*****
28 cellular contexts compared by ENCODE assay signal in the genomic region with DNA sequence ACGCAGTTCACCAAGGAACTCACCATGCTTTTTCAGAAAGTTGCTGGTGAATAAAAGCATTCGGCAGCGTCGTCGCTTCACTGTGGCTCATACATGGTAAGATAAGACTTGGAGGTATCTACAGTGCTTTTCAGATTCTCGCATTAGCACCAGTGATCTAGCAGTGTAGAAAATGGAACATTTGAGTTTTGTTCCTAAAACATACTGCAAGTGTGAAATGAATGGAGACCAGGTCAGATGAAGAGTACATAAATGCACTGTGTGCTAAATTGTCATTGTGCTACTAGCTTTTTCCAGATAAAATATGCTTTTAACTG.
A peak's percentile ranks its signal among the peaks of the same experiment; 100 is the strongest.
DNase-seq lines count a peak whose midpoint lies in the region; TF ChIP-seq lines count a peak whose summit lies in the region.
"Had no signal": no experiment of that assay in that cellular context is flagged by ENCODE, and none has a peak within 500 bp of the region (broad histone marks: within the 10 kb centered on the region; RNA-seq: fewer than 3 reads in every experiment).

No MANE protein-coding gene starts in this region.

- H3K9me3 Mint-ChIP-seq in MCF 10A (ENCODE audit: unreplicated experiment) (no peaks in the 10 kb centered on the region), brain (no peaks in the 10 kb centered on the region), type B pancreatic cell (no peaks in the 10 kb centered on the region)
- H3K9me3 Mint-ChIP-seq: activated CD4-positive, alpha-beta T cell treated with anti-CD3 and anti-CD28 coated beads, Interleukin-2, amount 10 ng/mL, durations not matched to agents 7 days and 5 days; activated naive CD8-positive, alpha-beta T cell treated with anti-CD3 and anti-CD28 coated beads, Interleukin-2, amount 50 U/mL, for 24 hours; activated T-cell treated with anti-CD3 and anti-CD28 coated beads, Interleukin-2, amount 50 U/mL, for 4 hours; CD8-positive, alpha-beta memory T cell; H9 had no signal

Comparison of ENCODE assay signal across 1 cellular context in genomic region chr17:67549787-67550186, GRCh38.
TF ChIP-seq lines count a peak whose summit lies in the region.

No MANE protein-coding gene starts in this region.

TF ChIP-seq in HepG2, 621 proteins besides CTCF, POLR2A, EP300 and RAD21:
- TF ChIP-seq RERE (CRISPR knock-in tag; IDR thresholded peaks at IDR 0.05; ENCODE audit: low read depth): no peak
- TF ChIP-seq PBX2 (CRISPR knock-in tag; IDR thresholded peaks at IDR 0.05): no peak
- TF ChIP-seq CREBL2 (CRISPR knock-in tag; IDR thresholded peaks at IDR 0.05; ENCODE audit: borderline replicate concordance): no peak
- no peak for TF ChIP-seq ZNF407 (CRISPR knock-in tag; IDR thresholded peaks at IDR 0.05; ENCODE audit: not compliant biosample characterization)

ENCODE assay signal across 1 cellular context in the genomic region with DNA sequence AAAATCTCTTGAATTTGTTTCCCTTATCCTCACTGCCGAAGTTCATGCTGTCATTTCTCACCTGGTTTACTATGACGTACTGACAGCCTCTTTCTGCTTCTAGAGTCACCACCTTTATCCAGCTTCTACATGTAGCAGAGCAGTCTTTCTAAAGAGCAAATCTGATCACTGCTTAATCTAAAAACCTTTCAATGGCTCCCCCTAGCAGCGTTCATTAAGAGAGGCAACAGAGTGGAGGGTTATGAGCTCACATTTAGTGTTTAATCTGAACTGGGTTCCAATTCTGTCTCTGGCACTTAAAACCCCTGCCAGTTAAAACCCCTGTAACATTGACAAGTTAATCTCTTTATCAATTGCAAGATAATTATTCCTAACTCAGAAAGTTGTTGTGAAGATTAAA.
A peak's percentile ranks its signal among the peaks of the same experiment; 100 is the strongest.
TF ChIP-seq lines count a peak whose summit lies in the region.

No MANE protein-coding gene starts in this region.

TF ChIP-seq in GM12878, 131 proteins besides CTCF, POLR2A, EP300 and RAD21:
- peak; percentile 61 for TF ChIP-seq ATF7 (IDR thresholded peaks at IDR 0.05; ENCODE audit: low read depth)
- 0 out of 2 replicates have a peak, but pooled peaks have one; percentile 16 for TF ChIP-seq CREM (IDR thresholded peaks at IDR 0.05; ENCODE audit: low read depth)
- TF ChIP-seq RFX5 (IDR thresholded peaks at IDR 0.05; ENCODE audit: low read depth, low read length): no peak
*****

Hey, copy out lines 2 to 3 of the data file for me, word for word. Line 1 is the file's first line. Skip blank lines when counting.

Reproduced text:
A peak's percentile ranks its signal among the peaks of the same experiment; 100 is the strongest.
DNase-seq lines count a peak whose midpoint lies in the region; TF ChIP-seq lines count a peak whose summit lies in the region.